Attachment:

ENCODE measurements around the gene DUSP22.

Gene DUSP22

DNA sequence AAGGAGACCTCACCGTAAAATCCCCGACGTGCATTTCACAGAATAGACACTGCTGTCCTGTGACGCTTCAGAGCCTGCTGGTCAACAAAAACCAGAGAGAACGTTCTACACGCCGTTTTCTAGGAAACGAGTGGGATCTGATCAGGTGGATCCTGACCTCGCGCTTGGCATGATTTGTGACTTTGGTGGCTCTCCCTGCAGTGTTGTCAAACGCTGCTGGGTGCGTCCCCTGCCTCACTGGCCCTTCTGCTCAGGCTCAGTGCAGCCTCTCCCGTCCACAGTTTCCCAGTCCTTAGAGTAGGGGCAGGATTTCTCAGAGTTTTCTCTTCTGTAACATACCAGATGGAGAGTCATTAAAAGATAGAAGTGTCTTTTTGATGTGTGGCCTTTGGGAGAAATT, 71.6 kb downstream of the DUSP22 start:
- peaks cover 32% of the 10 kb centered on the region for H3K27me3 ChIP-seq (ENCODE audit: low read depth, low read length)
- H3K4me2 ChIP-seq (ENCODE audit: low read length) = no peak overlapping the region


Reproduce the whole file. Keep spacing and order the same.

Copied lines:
ENCODE measurements around the gene DUSP22.

Gene DUSP22

DNA sequence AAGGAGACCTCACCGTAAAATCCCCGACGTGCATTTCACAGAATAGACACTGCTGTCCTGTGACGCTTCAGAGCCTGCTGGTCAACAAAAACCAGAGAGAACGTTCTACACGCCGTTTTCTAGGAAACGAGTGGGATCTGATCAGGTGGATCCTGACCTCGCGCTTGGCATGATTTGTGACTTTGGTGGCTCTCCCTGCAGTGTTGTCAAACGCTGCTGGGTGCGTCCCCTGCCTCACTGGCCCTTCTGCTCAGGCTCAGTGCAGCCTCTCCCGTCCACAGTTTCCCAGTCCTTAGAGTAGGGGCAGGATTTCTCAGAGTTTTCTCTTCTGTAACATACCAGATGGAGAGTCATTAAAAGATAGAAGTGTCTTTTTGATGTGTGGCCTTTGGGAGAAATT, 71.6 kb downstream of the DUSP22 start:
- peaks cover 32% of the 10 kb centered on the region for H3K27me3 ChIP-seq (ENCODE audit: low read depth, low read length)
- H3K4me2 ChIP-seq (ENCODE audit: low read length) = no peak overlapping the region